Mr. Pease, with the other surveyors and committee-men, remained at Canadaigua to finish the partition, and make up their reports; a work which the stockholders expected would have been concluded a year sooner. On the 13th of December, 1797, the committee reported upon the four townships, each of which had been surveyed into one hundred lots, containing one hundred and sixty acres.

The surveyors for these towns were: Nathan Redfield, Richard M. Stoddard, Phineas Barker and Joseph Landon.

The towns selected by the committee, as the most valuable, were Nos. 5, 6, and 7, or Range 11, and No. 11, of Range 7; now Northfield, Bedford, Warrensville and Perry.

At a meeting held at Hartford, January 23, 1798, Farmers Brother and Red Jacket received a douceur of fifteen dollars each for expenses, ten dollars in cash and five dollars in goods.

Whereas, The Directors have given to Tabitha Cumi Stiles, wife of Job P. Stiles, one city lot, one ten acre lot, and one one hundred acre lot; to Anna Gun, wife of Elijah Gun, one one hundred acre lot; to James Kingsbury and wife, one one hundred acre lot; Nathaniel Doan one city lot, he being obliged to reside thereon as a blacksmith, and all in the city and town of Cleveland. Voted, that these grants be approved.”

Another tax of twenty dollars a share was laid. The Company having given up all ambitious hopes of being one the powers of the Union, now offer their political title to the Congress of the United States, and in case it is accepted, they empower Mr. Swift to desire Governor St. Clair to lay off a new county comprising the Western Reserve.

Donations of land to actual settlers were authorized. The committee on roads, report in favor of constructing a road near the lake, from Erie to Cleveland, with a branch from Township 10, Range 3, (Lenox, Ashtabula county,) to the Salt Spring, on the Meander creek.

As the Six Nations claimed a part of the fifteen hundred dollars promised to the Mohawks, at Buffalo, June 24th, 1796, “it is ordered that this sum be paid to Israel Chapman, Superintendent of Indian Affairs, to be distributed by him.” At the same meeting a committee was appointed, authorized to prosecute or settle with the heirs of Samuel H. Parsons for their claim to the Salt Spring tract.



Major Lorenzo Carter, who came here in 1797, was a great acquisition to the settlement. He was perfectly fearless, and otherwise peculiarly fitted to meet the perils of the wilderness. He was a expert marksman, and an enthusiastic hunter; the terror of the deer and bear of the neighborhood.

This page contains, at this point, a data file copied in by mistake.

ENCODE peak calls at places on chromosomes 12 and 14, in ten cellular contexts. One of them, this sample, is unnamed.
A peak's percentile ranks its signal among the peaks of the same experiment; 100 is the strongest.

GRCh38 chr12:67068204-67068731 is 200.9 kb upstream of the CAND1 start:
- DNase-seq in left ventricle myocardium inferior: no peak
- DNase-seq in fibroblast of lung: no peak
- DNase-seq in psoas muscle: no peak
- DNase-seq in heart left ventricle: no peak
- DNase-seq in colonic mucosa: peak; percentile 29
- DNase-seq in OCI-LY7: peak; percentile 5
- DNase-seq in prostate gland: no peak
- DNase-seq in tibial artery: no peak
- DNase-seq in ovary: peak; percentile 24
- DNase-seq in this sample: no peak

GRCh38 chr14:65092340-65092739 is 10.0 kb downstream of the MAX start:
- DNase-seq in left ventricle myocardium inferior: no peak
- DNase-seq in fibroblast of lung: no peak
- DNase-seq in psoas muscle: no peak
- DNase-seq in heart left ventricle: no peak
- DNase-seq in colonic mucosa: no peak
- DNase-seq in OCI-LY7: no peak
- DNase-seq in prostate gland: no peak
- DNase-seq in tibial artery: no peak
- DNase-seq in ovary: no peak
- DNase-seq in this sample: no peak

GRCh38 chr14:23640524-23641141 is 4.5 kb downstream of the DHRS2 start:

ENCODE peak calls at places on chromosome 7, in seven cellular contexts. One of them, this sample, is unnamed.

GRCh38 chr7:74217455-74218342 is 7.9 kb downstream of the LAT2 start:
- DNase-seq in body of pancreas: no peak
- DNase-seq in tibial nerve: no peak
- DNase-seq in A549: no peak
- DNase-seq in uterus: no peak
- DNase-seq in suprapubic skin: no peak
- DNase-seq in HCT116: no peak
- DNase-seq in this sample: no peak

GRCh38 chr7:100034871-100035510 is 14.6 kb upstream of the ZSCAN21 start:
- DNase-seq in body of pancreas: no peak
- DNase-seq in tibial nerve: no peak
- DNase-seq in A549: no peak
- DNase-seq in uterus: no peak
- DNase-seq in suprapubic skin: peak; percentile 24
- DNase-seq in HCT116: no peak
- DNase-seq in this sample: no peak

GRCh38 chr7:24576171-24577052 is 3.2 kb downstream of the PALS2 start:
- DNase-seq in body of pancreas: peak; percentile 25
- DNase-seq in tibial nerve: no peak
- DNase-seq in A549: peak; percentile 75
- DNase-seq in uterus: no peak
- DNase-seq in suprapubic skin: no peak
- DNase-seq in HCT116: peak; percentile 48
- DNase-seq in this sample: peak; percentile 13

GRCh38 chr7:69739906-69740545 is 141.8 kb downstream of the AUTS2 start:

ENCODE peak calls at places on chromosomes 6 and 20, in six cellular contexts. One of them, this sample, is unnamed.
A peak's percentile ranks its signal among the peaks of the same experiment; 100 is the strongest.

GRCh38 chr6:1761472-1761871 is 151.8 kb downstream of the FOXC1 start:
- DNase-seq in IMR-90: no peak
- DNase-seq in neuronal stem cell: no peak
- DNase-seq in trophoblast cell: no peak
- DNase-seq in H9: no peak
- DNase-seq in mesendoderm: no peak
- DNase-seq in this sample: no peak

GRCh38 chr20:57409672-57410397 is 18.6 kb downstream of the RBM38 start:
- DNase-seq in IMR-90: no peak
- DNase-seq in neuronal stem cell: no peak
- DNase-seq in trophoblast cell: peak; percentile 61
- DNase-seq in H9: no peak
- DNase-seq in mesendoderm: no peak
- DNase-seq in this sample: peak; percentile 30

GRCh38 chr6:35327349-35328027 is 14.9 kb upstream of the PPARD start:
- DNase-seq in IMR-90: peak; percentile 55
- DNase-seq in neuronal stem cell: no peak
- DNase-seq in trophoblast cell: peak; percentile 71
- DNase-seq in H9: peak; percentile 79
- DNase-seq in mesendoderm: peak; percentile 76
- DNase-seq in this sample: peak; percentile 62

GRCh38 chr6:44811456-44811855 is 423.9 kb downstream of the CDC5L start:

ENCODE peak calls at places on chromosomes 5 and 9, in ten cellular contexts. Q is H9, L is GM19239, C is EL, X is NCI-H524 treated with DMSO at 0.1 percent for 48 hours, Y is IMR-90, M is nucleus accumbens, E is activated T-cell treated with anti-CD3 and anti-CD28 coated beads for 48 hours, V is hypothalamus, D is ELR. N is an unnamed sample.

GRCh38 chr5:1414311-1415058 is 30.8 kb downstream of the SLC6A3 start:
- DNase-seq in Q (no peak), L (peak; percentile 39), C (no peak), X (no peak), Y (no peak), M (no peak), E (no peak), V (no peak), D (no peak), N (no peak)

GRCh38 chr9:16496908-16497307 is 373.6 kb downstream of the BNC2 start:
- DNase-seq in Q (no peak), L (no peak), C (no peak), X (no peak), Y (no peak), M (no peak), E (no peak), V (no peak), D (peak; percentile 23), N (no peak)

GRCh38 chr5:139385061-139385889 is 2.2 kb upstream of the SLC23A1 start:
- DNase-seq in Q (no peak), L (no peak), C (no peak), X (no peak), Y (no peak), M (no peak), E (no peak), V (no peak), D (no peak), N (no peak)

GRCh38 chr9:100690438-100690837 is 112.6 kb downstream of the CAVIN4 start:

On the west side of the river, at the mouth, was a natural mound, covered with trees, (see Gaylord’s sketch.)

Strange as it may seem, in the early days, and as late as 1820, persons have walked across the mouth on a sand bar, the channel being frequently closed up by the storms. Kingsbury and Gun, came here from Conneaut, early in 1797, remaining that season, when they removed to the ridge, in what was afterwards Newburg. Ezkiel Hawley, came to Cleveland the same year. Kingsbury built a shanty east of the Public Square, and Gun occupied one of the Company’s cabins, until one was built on River Street, north of St. Clair, near the cupola opposite Winslow’s warehouse, (1842, late Hussey & McBride.) Hawley built on the hill, on the northeast corner of Water and Superior, now (1842, owned by Nathan Perry. The Land Company, the same season, put a double log cabin, on the south side of Superior, east of Vineyard lane. Charles Parker and Ebenezer Merry, settled in Mentor the same year, and each sowed a crop of wheat, from seed obtained at Conneaut.

Mr. Eldridge, one of the employees of the Land Company, who was drowned in crossing Grand river, was the first person buried in the city of Cleveland. The first burying ground was on lot 97, between Prospect and Huron streets, east side of Ontario, which was removed to Erie street in 1835. Peleg Washburn, who was an apprentice to Nathaniel Doan, as a blacksmith, died of dysentery in 1797. At this time, a death or two excites little attention; but when we reflect how few there were in this county at that time, their distance from home: destitute of the necessaries and comforts of civilization, a death and a burial, was an occurrence of no small moment.

This was a sickly season. The old settlers have often remarked, in reference to those melancholy times, they could not have got along without the game which Major Carter killed, and the attentions of his generous wife.”